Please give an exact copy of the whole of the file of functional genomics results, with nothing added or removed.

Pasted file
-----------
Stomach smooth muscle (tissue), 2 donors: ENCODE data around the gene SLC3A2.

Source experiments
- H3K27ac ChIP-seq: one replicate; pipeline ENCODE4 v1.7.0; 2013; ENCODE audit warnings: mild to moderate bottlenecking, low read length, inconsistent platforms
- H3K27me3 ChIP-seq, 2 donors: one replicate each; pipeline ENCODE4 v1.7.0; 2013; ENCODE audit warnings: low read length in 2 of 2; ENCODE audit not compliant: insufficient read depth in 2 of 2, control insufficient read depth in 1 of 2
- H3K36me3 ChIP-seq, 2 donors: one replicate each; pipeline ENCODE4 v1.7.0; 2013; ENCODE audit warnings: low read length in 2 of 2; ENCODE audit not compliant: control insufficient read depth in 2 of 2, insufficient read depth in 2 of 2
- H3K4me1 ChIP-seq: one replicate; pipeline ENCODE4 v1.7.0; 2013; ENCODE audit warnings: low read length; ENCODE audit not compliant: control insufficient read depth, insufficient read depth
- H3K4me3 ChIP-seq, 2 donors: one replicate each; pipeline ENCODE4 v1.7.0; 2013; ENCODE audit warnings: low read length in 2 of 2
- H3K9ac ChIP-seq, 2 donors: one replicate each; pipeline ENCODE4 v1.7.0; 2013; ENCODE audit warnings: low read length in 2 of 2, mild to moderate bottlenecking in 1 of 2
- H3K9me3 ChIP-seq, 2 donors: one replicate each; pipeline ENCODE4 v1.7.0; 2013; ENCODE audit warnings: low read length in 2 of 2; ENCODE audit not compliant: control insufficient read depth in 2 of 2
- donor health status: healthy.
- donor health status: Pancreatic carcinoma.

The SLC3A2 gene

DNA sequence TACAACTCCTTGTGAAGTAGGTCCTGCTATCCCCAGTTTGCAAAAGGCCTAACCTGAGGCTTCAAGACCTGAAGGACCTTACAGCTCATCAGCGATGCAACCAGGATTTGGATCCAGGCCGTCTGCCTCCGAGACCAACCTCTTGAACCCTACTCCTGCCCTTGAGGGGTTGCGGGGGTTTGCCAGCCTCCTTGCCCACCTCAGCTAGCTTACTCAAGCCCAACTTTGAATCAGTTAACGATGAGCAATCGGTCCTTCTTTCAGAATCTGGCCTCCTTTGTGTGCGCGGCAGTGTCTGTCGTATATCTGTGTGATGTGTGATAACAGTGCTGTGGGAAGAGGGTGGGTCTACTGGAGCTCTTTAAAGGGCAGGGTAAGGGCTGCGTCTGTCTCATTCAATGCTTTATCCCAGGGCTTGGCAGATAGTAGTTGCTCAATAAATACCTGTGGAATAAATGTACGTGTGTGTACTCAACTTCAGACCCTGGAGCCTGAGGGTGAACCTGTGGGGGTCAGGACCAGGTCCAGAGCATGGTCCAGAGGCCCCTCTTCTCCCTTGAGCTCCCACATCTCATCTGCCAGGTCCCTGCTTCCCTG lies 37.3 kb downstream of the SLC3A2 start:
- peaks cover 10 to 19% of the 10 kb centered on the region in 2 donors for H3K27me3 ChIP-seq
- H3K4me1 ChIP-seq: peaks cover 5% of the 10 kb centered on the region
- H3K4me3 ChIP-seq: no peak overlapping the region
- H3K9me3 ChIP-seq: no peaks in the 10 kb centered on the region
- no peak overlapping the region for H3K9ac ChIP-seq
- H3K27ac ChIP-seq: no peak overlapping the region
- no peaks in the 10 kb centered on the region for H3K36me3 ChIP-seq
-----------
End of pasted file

Stomach smooth muscle (tissue), 2 donors: ENCODE data around the gene SLC3A2.

Source experiments
- H3K27ac ChIP-seq: one replicate; pipeline ENCODE4 v1.7.0; 2013; ENCODE audit warnings: mild to moderate bottlenecking, low read length, inconsistent platforms
- H3K27me3 ChIP-seq, 2 donors: one replicate each; pipeline ENCODE4 v1.7.0; 2013; ENCODE audit warnings: low read length in 2 of 2; ENCODE audit not compliant: insufficient read depth in 2 of 2, control insufficient read depth in 1 of 2
- H3K36me3 ChIP-seq, 2 donors: one replicate each; pipeline ENCODE4 v1.7.0; 2013; ENCODE audit warnings: low read length in 2 of 2; ENCODE audit not compliant: control insufficient read depth in 2 of 2, insufficient read depth in 2 of 2
- H3K4me1 ChIP-seq: one replicate; pipeline ENCODE4 v1.7.0; 2013; ENCODE audit warnings: low read length; ENCODE audit not compliant: control insufficient read depth, insufficient read depth
- H3K4me3 ChIP-seq, 2 donors: one replicate each; pipeline ENCODE4 v1.7.0; 2013; ENCODE audit warnings: low read length in 2 of 2
- H3K9ac ChIP-seq, 2 donors: one replicate each; pipeline ENCODE4 v1.7.0; 2013; ENCODE audit warnings: low read length in 2 of 2, mild to moderate bottlenecking in 1 of 2
- H3K9me3 ChIP-seq, 2 donors: one replicate each; pipeline ENCODE4 v1.7.0; 2013; ENCODE audit warnings: low read length in 2 of 2; ENCODE audit not compliant: control insufficient read depth in 2 of 2
- donor health status: healthy.
- donor health status: Pancreatic carcinoma.

The SLC3A2 gene

DNA sequence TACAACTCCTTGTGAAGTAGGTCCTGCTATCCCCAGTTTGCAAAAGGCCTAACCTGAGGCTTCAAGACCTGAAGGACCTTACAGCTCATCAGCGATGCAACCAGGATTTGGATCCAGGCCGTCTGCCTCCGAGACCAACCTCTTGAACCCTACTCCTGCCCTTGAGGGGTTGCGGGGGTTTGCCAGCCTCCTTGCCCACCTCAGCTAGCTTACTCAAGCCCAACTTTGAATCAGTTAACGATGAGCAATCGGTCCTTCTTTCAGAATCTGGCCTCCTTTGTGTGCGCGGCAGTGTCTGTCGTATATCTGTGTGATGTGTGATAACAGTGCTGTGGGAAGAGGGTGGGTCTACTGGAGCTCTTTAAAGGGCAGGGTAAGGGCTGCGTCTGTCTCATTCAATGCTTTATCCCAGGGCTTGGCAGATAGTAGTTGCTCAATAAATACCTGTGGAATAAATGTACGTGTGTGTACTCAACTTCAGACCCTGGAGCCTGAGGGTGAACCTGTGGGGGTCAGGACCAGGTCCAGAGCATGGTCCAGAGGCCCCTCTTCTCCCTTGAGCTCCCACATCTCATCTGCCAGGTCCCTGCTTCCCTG lies 37.3 kb downstream of the SLC3A2 start:
- peaks cover 10 to 19% of the 10 kb centered on the region in 2 donors for H3K27me3 ChIP-seq
- H3K4me1 ChIP-seq: peaks cover 5% of the 10 kb centered on the region
- H3K4me3 ChIP-seq: no peak overlapping the region
- H3K9me3 ChIP-seq: no peaks in the 10 kb centered on the region
- no peak overlapping the region for H3K9ac ChIP-seq
- H3K27ac ChIP-seq: no peak overlapping the region
- no peaks in the 10 kb centered on the region for H3K36me3 ChIP-seq